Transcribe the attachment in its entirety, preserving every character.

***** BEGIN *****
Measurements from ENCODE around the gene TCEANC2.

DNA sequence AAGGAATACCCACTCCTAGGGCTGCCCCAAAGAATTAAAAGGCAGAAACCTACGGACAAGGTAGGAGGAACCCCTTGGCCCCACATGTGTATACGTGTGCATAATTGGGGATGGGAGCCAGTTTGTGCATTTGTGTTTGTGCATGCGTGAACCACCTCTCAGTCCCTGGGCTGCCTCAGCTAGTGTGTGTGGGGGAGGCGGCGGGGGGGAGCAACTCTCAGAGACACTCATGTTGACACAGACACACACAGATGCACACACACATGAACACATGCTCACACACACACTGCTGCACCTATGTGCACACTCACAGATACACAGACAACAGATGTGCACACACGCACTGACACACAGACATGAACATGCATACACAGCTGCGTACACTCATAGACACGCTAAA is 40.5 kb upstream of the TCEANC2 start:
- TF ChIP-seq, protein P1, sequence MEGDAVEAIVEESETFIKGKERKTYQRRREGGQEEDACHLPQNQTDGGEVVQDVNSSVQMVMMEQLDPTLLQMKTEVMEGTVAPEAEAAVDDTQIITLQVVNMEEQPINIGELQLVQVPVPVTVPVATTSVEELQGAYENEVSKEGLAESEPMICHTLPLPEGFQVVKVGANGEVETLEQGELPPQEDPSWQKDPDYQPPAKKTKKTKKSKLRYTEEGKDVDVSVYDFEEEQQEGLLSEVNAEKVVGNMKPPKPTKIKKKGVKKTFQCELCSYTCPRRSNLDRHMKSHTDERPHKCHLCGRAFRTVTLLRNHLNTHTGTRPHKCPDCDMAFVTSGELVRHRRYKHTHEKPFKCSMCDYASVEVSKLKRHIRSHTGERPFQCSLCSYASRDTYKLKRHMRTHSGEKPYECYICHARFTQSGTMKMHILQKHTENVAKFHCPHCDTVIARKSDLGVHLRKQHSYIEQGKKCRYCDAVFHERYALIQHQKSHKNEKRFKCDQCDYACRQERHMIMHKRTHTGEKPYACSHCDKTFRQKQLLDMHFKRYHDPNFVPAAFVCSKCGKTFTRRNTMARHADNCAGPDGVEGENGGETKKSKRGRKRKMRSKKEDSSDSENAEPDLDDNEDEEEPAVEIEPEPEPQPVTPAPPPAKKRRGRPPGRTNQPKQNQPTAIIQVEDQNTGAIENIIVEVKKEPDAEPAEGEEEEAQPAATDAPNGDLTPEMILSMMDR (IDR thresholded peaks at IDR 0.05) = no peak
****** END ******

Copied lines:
Measurements from ENCODE around the gene TCEANC2.

DNA sequence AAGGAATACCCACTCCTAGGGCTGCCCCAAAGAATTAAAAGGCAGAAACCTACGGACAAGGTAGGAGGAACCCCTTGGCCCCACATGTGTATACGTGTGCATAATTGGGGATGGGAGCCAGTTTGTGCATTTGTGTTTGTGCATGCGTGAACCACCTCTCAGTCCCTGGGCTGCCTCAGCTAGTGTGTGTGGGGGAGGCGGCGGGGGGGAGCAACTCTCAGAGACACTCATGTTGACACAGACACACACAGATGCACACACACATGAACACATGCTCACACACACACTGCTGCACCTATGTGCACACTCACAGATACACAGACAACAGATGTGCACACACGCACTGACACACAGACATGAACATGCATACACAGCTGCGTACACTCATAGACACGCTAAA is 40.5 kb upstream of the TCEANC2 start:
- TF ChIP-seq, protein P1, sequence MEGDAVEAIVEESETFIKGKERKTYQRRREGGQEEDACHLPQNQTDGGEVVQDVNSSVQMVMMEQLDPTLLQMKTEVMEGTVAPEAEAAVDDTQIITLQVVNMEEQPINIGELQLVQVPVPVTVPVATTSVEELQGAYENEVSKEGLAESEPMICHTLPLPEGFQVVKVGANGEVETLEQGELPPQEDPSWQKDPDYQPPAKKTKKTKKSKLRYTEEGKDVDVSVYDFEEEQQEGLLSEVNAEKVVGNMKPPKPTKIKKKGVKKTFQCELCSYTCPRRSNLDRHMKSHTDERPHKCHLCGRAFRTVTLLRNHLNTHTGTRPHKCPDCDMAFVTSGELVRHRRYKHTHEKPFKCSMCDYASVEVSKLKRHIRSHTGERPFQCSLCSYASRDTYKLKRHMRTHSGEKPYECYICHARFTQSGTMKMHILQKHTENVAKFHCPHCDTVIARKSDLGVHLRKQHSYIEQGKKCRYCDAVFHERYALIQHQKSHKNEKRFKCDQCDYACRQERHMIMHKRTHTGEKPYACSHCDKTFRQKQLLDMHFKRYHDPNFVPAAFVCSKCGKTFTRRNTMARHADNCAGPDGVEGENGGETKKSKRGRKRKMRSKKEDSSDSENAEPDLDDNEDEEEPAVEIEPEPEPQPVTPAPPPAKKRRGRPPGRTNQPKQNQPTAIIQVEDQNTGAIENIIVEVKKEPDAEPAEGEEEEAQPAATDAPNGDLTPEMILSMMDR (IDR thresholded peaks at IDR 0.05) = no peak